Featured Artist: Brad Ellis
Creating a New Language with Paint and Wax
Artist Brad Ellis pushes the limits of encaustic painting
For the last several years I’ve been exploring the concept of creating a new language in paint and wax by experimenting with different graphic marks and imagery that is visually compelling in an abstract way. This latest series of language paintings is called Currents of which Currents No. 28 is one. These pictures capture a stream of consciousness type feeling that gives the impression of a split-second in time before our thoughts are either written or spoken.
Currents No. 28 is executed in encaustic, oil, acrylic, and collage on a product produced by Ampersand called Hardbord™ with a 2" Deep Cradle. Hardbord is an unprimed pressed hardboard panel that is stays extremely flat while working with the heavy medium of encaustic. One of the main reasons I like this product so much is that is allows me to carve in to the wax-based encaustic paint without it chipping or cracking off the surface the way it would on a more malleable product such as a stretched canvas. I also like the durability, craftsmanship, and custom 2˝ cradle frame around the back of the Hardbord that allows the paintings to be hung as they are without additional framing. All of the paintings in this series are done using the Ampersand Hardbord.
My process for Currents No. 28 included many rounds of alternating layers of paint and collage until the picture had matured into a finished work of art. I began with a coating of black oil paint that covered the entire surface of the Hardbord and the sides of the deep cradle. Then, I hand selected pages covered with text from some old books and collaged them onto the black underpainting.
Each page was glued down with the seams overlapping so that stripes formed where the pages intersected. After the board was completely covered with paper, I applied extremely thin washes of acrylics in yellow and brown to “age” the appearance of the paper. After the paper dried, I painted calligraphic marks with acrylics over the entire surface allowing the text from the pages to show through.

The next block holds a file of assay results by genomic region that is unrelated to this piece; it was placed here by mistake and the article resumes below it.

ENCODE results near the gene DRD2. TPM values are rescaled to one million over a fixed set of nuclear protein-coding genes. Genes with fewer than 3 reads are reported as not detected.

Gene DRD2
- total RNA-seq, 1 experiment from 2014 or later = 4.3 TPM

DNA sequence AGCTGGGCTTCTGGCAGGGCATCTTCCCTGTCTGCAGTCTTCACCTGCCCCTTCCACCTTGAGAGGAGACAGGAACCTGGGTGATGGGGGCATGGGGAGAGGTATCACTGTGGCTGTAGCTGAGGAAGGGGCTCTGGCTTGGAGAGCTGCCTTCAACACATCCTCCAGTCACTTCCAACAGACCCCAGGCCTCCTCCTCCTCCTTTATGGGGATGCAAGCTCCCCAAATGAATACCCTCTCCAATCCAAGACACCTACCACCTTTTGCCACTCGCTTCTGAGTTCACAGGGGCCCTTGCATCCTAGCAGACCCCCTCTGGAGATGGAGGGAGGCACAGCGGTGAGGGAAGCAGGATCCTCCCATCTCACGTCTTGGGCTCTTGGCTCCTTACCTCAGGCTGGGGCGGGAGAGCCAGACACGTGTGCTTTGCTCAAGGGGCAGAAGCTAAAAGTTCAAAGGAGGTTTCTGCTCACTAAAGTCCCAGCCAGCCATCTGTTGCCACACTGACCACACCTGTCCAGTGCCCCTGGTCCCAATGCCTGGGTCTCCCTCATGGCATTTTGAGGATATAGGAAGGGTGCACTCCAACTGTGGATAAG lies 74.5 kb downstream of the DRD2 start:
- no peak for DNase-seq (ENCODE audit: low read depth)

This next step is very important. I applied a coating of encaustic wax medium over the entire surface to seal it completely and then fused the wax by evenly melting it onto the surface with a heat gun. Where the overlapping papers had created stripes, I began to define them more by building up thin transparent blue layers of hot wax that I applied with a natural bristle brush. (I use R & F encaustics that are placed into tins on a hot plate that I keep next to the painting while I’m working.
I always mix my colors ahead of time in the tins so I have a set palette to use). I wanted the blue stripes to be raised above the adjacent flat paper stripes. This is what gives the painting interesting surface dimension. I applied 5 or 6 more coats to the stripes until I was satisfied with their thickness.
Next, I used an etching tool and a metal compass to scratch deep into the wax using a freeform abstract scratching pattern. This made the surface look rugged and beautifully aged. When I finished digging into the surface with the tools, I again fused he wax with the heat gun in order to seal in the scratches. To age and work the surface even more, I rubbed on sepia colored oil paint thinned with linseed oil into the scratches and over the painting until the entire surface was brown. With paper towels and solvent, I started removing the oil paint by rubbing it carefully leaving it thicker in some areas and thinner in others, so that the calligraphic marks, text and wax paint showed through. Then, I allowed the painting to “set” for several days before buffing up the surface with a soft cotton cloth.
Brad Ellis is widely shown in Austin, Chicago and in Dallas where he resides. For more information about the artist, visit bradellisart.com.